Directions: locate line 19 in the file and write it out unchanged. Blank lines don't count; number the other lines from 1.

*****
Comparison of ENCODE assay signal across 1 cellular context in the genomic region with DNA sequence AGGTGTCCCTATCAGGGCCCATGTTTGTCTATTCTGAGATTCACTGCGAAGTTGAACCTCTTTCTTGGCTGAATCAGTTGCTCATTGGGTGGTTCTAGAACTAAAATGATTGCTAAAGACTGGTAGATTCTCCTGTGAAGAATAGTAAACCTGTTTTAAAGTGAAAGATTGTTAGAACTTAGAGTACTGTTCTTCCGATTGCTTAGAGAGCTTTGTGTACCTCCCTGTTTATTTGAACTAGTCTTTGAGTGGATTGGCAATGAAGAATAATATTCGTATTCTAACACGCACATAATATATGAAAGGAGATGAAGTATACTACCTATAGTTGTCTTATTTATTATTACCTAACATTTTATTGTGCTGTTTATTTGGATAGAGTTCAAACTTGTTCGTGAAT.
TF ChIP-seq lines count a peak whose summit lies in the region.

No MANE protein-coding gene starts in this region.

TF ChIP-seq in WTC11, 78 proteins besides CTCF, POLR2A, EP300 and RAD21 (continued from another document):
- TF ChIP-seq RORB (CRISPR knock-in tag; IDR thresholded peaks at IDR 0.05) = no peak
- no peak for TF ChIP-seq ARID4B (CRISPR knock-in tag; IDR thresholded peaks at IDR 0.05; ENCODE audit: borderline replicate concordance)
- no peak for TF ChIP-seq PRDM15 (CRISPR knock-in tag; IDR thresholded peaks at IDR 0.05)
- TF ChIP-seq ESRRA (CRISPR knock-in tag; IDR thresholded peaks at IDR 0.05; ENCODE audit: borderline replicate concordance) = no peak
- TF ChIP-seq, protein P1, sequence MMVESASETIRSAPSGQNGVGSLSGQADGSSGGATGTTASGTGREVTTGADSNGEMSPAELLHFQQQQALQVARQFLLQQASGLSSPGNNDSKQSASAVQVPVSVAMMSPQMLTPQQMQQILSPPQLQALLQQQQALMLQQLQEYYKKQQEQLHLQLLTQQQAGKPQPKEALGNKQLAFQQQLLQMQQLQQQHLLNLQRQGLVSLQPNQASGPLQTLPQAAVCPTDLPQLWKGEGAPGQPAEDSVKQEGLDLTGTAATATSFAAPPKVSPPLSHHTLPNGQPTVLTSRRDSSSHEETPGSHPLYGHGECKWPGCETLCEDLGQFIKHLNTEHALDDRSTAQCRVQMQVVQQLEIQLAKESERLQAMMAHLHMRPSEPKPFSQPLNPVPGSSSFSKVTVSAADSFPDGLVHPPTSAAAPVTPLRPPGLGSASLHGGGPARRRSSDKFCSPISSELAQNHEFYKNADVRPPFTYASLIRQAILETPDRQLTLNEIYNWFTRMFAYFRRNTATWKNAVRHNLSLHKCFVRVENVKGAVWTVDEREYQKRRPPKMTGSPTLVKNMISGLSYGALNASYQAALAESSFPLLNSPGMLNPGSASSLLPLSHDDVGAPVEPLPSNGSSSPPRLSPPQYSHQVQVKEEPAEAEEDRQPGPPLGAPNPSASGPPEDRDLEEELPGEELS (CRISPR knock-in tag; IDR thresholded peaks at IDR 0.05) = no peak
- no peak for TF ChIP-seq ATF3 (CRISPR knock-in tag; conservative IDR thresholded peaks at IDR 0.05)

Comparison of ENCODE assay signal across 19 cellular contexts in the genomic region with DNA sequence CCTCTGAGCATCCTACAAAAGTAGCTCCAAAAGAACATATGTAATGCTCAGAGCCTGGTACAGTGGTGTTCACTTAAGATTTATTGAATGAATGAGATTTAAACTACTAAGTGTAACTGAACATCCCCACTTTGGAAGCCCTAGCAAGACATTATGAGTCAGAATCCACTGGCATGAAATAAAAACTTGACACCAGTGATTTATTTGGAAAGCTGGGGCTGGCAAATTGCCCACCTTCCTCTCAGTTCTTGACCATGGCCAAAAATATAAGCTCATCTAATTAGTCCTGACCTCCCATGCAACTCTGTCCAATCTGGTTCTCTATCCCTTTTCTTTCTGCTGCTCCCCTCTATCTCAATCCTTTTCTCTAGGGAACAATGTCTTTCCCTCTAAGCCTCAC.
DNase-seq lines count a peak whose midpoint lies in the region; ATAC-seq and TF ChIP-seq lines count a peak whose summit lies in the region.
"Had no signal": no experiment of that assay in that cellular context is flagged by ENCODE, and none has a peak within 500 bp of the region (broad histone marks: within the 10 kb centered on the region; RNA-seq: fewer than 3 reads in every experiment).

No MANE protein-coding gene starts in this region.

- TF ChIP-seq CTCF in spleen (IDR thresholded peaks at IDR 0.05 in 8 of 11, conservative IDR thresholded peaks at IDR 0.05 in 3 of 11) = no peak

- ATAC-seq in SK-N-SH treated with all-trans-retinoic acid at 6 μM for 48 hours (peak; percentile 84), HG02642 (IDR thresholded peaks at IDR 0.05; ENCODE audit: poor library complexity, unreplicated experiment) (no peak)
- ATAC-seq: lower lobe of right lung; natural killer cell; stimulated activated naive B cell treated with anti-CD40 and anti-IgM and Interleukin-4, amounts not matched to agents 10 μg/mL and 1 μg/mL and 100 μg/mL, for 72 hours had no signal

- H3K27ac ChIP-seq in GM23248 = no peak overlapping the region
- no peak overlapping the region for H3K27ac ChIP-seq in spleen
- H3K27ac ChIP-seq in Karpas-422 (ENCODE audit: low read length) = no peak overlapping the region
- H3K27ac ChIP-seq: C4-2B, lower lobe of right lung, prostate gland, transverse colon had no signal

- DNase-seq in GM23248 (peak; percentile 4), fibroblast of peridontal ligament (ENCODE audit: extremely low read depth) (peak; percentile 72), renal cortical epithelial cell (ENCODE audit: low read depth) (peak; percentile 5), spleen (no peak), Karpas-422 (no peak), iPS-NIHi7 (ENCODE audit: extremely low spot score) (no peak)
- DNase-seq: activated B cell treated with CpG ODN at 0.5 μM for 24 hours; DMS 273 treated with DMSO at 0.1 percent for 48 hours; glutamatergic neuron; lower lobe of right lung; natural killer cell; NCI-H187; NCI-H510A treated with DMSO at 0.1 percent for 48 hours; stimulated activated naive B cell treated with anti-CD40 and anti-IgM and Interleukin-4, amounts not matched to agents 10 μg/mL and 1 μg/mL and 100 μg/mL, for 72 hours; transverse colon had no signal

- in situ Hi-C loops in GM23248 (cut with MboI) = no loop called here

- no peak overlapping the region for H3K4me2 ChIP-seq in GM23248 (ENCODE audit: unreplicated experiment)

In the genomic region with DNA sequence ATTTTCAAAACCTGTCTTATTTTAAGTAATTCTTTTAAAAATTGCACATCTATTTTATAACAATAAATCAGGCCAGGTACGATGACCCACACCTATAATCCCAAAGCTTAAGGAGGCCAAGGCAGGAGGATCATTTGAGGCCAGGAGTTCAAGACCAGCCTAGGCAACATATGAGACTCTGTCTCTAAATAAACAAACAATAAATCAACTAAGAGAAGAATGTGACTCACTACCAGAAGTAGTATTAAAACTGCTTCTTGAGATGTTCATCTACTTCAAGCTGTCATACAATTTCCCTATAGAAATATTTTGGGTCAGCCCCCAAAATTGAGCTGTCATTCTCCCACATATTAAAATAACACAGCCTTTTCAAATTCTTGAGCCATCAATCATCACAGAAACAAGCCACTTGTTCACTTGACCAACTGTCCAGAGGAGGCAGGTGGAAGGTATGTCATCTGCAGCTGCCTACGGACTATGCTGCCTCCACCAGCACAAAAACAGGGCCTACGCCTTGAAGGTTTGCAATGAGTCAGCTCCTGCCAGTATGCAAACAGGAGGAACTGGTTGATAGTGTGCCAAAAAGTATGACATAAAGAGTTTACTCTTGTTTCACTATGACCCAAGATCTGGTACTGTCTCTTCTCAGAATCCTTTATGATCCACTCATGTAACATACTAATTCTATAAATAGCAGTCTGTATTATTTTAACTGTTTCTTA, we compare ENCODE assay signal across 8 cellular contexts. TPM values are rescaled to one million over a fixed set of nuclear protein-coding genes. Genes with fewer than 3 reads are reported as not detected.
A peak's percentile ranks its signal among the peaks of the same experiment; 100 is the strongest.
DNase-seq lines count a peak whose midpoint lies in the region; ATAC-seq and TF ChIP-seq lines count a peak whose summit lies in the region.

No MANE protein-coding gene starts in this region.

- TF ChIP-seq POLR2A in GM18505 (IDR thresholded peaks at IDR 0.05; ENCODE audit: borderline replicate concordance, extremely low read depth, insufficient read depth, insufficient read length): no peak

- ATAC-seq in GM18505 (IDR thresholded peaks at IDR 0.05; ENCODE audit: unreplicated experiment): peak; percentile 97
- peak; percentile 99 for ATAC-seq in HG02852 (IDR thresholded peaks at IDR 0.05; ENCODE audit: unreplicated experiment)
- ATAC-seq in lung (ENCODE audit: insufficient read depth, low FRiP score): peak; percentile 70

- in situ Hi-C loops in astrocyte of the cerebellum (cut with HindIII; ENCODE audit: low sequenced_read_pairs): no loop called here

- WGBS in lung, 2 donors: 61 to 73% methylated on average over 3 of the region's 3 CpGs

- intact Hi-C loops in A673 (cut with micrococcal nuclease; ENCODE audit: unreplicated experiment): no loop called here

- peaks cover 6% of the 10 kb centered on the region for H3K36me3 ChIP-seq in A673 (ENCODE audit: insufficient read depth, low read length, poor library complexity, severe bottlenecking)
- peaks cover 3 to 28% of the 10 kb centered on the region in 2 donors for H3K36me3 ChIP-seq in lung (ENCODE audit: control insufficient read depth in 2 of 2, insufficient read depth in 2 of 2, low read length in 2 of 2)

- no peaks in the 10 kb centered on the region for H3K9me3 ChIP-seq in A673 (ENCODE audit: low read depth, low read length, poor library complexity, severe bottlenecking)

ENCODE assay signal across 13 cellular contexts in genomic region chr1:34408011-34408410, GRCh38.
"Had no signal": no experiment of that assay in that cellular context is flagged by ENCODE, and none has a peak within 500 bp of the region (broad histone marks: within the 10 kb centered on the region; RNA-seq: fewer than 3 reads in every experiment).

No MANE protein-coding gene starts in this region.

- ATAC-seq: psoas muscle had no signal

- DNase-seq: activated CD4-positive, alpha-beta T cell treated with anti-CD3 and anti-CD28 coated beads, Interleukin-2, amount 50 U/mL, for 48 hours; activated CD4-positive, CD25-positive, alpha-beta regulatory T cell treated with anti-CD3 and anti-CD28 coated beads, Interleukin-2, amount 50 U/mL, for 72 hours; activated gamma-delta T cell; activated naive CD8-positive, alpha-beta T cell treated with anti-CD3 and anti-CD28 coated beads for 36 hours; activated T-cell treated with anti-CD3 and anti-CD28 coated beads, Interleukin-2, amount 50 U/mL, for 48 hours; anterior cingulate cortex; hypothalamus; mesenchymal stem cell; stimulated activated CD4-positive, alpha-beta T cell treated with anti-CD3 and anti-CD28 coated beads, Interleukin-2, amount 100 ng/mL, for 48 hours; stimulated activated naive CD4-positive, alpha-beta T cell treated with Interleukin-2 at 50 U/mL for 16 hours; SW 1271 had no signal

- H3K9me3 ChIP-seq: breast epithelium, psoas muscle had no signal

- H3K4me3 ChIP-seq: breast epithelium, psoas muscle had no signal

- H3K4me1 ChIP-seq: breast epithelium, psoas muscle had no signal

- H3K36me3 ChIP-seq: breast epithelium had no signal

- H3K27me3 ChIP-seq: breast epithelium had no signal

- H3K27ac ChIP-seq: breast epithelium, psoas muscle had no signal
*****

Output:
- no peak overlapping the region for H3K27ac ChIP-seq in spleen